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History of National Jewish Health

National Jewish Health opened in 1899 in response to the great number of destitute individuals suffering from tuberculosis (then known as consumption) who flocked to Denver for the climate's supposed beneficial effects. At the time, no institution in Denver would admit penniless consumptives, and many poor victims of the disease lived and died on the city's streets.


Laying Our Foundation

Frances Wisebart Jacobs, a Denver philanthropist, was the first to conceive of a free hospital for homeless tuberculosis (TB)patients. Mrs. Jacobs was known as Denver's "Mother of Charities” in the late 1800s for her benevolent work that crossed religious, ethnic, racial and financial lines. She was known to carry a piece of coal, bar of soap and food in her handbag, and often stopped to help to the ill and less fortunate.

Mrs. Jacobs found an ally in a young Denver Rabbi, William S. Friedman. Together they garnered funding to build a nonsectarian hospital for the treatment of respiratory diseases, primarily tuberculosis. In October 1889, the Jewish Hospital Association was formed to create a hospital for sick indigents with funds from the people of Denver. In April of 1890, articles of incorporation were formally filed with the Colorado Secretary of State, and in June, the Association purchased a sandy tract of land at Jackson Street and East Colfax Avenue. The cornerstone of the hospital was laid on Oct. 9, 1892 and in 1893, the building was completed for $45,000, all but $10,000 was collected in Denver. 

The original hospital building was completed in 1893, but due to a nationwide recession, it did not open until 1899.Unfortunately, Mrs. Jacobs would never see the hospital open, she died of pneumonia a month after the cornerstone was laid. In an unfortunate coincidence, 1893 also marked the start of a nationwide recession prompted by the Panic of 1893, which was also called the Silver Crisis.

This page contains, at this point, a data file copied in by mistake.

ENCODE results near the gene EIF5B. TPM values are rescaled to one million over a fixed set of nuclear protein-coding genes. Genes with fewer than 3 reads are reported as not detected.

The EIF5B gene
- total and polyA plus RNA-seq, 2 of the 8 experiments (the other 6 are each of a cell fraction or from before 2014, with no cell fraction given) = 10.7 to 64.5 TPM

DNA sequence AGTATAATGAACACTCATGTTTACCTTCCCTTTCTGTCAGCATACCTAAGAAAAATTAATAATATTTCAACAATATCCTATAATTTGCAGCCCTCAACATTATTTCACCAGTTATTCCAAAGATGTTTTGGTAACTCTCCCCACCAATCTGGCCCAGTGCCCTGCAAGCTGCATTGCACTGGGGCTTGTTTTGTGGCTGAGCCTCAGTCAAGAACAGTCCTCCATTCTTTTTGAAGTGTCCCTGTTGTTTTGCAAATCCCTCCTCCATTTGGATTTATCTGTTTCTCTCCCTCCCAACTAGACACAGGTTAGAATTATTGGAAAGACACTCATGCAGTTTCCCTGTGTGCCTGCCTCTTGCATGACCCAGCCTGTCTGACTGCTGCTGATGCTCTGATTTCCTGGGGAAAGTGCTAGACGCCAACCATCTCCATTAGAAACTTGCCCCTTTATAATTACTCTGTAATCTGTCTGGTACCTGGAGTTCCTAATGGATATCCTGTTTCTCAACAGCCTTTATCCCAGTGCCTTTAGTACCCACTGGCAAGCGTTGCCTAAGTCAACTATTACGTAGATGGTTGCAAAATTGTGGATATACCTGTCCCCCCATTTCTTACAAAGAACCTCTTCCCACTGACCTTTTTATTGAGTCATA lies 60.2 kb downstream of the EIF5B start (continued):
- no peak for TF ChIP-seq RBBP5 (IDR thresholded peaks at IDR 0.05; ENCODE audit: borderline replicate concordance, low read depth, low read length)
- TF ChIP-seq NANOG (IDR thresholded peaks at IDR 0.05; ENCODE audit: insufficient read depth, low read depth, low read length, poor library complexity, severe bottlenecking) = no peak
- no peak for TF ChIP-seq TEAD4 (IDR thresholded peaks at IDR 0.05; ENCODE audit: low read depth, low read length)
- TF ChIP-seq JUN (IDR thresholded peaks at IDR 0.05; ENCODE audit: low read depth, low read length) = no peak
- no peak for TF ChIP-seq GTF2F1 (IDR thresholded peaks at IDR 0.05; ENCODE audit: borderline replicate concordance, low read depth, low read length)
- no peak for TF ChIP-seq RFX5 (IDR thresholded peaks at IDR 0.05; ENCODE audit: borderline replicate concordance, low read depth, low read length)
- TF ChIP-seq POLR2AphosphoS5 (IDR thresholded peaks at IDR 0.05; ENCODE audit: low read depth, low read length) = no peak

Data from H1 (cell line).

The hospital remained empty until 1899, when the national Jewish service organization, B'nai B'rith, was persuaded by Rabbi William Friedman and Louis Anfenger to undertake the opening and maintenance of the hospital. Mr. Anfenger was one of the incorporators of Denver's Jewish Hospital Association, a founding member of Denver's Temple Emanuel, founder of the Denver chapter of B'nai B'rith and one of the hospital's first trustees. Although funded by the Jewish community, the hospital’s services have never been limited to a specific religious denomination.

In December 1899, the first patients checked into the new National Jewish Hospital for Consumptives under its official motto: "None may enter who can pay—none can pay who enter.”

Over the last 125 years ago, National Jewish Health has become the only facility in the world dedicated exclusively to groundbreaking medical research and treatment of children and adults with respiratory, cardiac, immune and related disorders. Although economic realities have made it impossible to continue funding patient care entirely through philanthropy, each year the hospital still provides millions of dollars of free or heavily subsidized care to patients unable to afford total treatment costs.


Our Name

Throughout our history, the National Jewish Health name has evolved.

  • 1899: The National Jewish Hospital for Consumptives
  • 1925: National Jewish Hospital at Denver
  • 1965: National Jewish Hospital and Research Center
  • 1978: National Jewish Hospital/National Asthma Center
  • 1985: National Jewish Center for Immunology and Respiratory Medicine
  • 1997: National Jewish Medical and Research Center
  • 2008: National Jewish Health


Clinical, Research and Academic History

Our Mission since 1899 is to heal, to discover and to educate as a preeminent health care institution. Throughout the years, we have been committed to upholding this mission. Learn more about our: